The unpretentious heroines of 'Waiting'
Sometimes big changes come by modest means. Individual acts of faith and courage may, in fact, move mountains.
"Waiting to be Invited," by S.M. Shephard-Massat, which received its world premire at the Denver Center Theatre Company last week, zeroes in on one such unpretentious moment of heroism. In fact, the award-winning play presents an incident from the playwright's own family history - her grandmother is Miss Louise, one of the brave ladies in the story.
On a hot summer day in Atlanta in 1961, three friends board a bus for an hour drive downtown just to go to lunch at a major department store.
What makes their lunch date momentous is that these three ladies are middle-aged African-American factory workers who are staging their own sit-in. The Supreme Court has just ruled that separate facilities are no longer legal, but the women are up against hundreds of years of prejudice that may erupt in violence.
The fabulous ensemble acting brings Ms. Shephard-Massat's poignant play to vivid life. Each of the actors captures the spirit of his or her character with precision and grace. Miss Odessa (Ebony Jo-Ann) prickles with a lifetime of humiliations and abuse. Miss Delores (Candy Brown Houston), the idealist, holds the Supreme Court decision as a golden promise. The warm-hearted and even-tempered Miss Louise (Lynette Du Pre) radiates sense and sympathy.
Bus driver Palmeroy Bateman (Keith L. Hatten) brings wit and realism to the story as he banters with the women, worries over their well-being, and reminds them how a few short years ago, black men like him were not allowed to drive buses.
An elderly white woman, Miss Grayson (Jane Welch), gets on the bus expressly to defeat our expectations - we assume she represents the Old South. But this preacher's widow, who believes a Baptist is one step below a Methodist, is no racist. She opens her Bible and preaches the Gospel with amusing zeal. And when she says, "Ye shall know the truth," Miss Odessa exuberantly responds, "And the truth shall make you free."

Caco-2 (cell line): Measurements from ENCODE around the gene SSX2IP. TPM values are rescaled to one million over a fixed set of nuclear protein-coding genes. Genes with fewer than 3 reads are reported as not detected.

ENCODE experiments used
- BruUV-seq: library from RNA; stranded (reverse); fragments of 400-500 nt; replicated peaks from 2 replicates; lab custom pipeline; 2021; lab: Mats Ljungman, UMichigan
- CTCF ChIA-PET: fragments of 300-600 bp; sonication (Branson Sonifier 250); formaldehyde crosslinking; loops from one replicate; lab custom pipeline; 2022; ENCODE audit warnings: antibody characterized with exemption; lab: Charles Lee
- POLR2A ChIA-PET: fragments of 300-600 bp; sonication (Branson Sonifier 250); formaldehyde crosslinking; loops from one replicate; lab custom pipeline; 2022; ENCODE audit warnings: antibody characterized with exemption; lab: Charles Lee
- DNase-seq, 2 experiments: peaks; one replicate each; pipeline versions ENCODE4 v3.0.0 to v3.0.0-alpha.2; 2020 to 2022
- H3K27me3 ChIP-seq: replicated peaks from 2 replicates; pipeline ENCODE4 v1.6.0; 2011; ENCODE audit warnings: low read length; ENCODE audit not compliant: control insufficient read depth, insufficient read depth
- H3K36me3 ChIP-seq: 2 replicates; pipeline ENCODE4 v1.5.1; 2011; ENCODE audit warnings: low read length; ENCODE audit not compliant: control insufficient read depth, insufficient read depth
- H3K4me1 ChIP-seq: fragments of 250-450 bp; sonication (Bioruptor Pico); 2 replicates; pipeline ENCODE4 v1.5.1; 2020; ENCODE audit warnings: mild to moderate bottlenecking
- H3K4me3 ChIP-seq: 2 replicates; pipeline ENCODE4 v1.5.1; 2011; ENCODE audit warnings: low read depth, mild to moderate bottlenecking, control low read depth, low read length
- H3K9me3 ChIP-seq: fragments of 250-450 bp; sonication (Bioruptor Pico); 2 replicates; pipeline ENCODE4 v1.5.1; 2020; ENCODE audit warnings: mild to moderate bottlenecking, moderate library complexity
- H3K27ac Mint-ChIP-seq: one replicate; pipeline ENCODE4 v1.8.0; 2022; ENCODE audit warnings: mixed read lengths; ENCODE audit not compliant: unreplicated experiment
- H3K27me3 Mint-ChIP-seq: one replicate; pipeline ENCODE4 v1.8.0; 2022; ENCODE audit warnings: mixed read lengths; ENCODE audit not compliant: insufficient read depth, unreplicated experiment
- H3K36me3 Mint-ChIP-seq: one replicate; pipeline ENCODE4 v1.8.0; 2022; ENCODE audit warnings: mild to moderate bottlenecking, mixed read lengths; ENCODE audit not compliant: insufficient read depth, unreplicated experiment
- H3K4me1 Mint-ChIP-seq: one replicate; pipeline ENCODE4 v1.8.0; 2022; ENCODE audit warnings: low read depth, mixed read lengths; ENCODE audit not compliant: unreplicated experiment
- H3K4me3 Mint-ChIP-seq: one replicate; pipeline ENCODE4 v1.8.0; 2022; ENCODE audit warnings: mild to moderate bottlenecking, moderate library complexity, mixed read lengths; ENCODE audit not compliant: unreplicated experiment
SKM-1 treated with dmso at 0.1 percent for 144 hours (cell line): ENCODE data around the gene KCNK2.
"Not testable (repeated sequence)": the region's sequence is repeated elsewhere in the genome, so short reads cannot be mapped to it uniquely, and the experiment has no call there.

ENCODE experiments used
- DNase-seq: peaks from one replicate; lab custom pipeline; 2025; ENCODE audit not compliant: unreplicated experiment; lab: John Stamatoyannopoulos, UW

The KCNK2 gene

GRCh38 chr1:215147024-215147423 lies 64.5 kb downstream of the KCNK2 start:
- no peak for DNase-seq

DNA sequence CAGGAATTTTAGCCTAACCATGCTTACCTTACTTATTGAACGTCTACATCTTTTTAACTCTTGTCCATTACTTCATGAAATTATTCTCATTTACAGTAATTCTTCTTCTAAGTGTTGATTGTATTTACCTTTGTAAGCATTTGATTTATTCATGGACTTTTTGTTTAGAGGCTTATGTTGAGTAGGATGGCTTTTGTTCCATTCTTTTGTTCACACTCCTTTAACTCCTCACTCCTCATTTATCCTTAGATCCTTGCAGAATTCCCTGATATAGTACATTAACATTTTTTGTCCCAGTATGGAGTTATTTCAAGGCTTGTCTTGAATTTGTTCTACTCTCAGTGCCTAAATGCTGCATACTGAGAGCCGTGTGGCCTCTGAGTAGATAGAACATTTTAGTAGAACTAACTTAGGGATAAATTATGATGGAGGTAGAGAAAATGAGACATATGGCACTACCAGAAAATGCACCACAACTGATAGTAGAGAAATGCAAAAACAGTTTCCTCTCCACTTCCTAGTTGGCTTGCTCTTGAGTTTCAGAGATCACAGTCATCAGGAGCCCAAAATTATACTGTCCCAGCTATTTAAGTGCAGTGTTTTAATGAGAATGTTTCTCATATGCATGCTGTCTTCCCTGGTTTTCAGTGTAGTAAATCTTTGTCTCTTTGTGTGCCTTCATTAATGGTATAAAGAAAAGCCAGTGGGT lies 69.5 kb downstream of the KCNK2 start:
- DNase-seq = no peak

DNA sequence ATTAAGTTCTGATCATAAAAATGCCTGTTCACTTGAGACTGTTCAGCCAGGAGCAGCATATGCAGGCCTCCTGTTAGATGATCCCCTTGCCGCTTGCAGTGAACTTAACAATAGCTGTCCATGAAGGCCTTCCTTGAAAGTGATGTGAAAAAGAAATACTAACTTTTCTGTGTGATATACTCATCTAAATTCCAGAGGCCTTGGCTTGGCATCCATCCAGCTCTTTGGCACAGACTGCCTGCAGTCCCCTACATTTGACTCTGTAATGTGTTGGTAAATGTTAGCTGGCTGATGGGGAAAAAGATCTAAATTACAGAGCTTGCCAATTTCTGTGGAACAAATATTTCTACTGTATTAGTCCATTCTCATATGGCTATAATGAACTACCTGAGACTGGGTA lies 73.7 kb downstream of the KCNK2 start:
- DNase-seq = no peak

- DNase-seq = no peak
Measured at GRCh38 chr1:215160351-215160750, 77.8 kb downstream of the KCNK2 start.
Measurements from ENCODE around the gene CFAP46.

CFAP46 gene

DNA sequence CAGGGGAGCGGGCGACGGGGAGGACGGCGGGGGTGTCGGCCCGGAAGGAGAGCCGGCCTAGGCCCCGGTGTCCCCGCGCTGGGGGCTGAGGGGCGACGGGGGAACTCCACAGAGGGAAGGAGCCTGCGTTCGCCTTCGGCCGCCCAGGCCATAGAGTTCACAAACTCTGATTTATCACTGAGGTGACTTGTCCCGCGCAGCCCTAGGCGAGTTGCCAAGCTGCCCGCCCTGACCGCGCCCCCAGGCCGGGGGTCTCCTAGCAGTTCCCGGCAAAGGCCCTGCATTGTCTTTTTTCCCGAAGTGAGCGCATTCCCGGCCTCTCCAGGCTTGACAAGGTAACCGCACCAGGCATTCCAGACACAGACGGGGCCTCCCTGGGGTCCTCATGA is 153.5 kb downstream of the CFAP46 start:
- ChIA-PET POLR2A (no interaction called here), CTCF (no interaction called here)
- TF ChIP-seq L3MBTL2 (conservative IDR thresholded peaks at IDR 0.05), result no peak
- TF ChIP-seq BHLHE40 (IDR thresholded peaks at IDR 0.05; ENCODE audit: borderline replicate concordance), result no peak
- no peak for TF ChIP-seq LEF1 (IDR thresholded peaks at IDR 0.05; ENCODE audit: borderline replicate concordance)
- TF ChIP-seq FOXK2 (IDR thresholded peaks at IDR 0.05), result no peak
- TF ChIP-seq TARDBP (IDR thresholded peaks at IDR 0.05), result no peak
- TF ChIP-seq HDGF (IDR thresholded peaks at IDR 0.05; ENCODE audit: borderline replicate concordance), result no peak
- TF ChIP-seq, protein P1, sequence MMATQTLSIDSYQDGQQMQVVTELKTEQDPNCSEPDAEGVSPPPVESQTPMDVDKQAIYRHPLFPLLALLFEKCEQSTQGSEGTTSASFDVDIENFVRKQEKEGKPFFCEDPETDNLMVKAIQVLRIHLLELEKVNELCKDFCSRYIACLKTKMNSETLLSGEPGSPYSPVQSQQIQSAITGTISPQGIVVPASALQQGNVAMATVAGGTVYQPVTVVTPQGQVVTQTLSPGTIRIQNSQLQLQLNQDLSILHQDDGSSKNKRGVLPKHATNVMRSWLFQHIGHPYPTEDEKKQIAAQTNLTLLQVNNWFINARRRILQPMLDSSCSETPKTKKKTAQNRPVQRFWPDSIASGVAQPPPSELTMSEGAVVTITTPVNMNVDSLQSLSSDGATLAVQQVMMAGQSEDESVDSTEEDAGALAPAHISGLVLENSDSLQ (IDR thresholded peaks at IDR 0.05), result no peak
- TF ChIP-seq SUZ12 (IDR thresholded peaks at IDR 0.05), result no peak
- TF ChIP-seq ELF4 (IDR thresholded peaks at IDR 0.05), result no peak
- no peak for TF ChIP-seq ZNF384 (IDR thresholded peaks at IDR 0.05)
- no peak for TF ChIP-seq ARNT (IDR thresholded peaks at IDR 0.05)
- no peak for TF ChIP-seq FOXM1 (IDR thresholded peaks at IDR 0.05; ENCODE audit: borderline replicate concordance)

All these women know their Bible. It is the ground upon which they stand, and it is the thing that relates them to each other. Later, when the three friends are joined by a fourth, Miss Ruth, they will find strength to face what they must by spiritual means.
Arm-in-arm they repeat the 23rd Psalm, which takes on new meaning under the circumstances. "Yea, though I walk through the valley of the shadow of death, I will fear no evil: for thou art with me.... Thou preparest a table before me in the presence of mine enemies...."
Ms. Shephard-Massat was raised, she says, in the spiritual tradition of the South.
"My family is steeped in religion," she says. "Belief in God gives you the strength to go forward.... It's part of the makeup of this part of the country."
When Miss Grayson and Miss Odessa quote the Bible, it is because they both know it, she says. "And if I believe it for you, you have to believe it for me."
We are used to the flamboyant dramatics of the movies and television. A quiet play like this one gently agitates complacency while it underscores the goodness of ordinary people at their best. It is an antidote to the cynicism of popular culture because it is honest and real. Ms. Shephard-Massat allows the narrative to unfold in so natural a way that the moral spirit of the tale feels inevitable and gripping.
Each of these women has practical, genuine reasons to confront hatred peaceably. The appeal of the play is universal, helping us remember what should not be forgotten, and encouraging us to review the choices we make every day. HBO and Sony, and several important regional theaters, are interested in the play, and it will be exciting to watch its progress.
(c) Copyright 2000. The Christian Science Publishing Society